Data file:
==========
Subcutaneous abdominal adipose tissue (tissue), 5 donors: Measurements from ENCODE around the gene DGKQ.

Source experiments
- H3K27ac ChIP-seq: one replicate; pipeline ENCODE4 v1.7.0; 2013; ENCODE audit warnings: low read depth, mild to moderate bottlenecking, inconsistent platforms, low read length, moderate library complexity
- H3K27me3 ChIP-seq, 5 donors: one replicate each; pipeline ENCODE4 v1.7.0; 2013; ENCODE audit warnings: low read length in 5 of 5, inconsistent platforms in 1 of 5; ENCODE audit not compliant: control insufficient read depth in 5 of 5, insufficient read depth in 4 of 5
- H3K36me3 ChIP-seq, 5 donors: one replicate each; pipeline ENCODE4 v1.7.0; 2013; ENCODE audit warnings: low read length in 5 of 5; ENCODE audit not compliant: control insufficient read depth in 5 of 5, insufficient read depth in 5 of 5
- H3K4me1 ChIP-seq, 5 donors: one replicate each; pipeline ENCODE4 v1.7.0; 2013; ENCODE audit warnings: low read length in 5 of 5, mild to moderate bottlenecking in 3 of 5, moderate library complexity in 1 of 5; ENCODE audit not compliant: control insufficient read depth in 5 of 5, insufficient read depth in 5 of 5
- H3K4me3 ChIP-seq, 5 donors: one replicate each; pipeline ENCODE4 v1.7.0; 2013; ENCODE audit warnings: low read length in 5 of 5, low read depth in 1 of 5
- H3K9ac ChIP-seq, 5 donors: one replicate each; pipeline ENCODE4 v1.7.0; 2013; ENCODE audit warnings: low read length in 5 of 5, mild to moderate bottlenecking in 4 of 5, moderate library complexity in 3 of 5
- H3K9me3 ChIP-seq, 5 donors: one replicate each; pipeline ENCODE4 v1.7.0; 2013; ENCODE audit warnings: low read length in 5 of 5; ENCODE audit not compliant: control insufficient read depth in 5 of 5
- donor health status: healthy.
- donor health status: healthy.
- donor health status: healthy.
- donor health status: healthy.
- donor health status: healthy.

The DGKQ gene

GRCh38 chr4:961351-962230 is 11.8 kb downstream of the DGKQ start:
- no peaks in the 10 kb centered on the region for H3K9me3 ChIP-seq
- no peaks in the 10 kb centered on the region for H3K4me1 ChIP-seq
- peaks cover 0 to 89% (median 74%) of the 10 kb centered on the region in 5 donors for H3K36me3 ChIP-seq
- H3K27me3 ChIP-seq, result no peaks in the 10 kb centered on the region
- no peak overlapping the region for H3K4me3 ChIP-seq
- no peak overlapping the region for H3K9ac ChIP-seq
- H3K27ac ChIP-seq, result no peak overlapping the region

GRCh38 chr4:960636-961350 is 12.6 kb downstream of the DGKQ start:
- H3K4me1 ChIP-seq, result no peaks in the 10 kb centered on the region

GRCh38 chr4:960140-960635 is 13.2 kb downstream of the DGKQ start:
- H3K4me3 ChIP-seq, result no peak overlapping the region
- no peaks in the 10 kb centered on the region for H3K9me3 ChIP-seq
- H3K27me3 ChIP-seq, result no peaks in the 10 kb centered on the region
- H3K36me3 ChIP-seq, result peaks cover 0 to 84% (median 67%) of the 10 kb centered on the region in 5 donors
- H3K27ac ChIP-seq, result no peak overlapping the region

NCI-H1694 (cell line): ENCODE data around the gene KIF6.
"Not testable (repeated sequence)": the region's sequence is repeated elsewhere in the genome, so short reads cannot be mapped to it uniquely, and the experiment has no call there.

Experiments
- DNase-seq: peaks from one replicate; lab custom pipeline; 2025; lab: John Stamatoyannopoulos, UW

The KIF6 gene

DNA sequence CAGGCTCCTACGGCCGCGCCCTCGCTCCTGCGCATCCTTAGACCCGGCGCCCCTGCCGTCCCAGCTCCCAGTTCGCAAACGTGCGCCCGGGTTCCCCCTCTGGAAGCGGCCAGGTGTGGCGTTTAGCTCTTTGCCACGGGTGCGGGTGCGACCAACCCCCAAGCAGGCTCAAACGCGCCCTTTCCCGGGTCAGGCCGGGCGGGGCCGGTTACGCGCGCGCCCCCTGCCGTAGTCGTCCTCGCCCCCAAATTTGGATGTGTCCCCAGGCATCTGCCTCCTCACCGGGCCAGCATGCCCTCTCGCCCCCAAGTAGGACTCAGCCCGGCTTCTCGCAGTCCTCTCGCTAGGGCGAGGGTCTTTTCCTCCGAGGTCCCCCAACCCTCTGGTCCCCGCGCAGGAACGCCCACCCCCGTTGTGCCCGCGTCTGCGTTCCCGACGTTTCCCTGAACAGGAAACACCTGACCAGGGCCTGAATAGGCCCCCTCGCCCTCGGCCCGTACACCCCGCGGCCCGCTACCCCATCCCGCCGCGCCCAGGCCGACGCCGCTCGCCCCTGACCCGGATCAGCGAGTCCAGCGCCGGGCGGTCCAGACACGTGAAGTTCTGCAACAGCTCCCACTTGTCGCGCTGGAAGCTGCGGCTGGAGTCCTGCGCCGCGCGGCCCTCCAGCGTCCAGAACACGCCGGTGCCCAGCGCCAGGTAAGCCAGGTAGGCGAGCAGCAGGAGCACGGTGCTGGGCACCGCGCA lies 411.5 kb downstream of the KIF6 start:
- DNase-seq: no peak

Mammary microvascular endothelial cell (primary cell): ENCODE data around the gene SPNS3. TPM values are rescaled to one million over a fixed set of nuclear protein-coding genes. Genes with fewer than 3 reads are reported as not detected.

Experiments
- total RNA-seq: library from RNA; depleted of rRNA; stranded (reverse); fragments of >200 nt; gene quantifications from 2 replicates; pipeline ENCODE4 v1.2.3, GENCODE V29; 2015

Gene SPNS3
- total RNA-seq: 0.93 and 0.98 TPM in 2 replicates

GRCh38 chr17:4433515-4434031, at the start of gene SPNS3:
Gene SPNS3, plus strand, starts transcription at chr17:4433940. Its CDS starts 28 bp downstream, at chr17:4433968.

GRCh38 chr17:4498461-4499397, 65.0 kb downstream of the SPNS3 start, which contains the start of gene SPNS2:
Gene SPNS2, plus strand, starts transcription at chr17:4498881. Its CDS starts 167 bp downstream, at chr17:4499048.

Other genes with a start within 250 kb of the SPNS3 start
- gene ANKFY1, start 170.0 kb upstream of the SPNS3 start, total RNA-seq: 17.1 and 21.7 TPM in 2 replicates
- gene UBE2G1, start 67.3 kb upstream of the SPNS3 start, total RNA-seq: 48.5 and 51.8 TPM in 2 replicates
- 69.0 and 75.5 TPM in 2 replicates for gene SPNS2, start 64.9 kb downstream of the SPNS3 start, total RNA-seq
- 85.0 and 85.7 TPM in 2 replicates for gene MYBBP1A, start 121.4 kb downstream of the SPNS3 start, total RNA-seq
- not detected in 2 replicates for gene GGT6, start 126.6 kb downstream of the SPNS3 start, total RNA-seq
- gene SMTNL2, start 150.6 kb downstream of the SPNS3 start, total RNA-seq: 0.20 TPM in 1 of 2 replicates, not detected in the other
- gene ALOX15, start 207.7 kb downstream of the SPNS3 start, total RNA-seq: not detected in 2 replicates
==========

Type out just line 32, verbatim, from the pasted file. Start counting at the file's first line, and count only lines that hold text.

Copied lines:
NCI-H1694 (cell line): ENCODE data around the gene KIF6.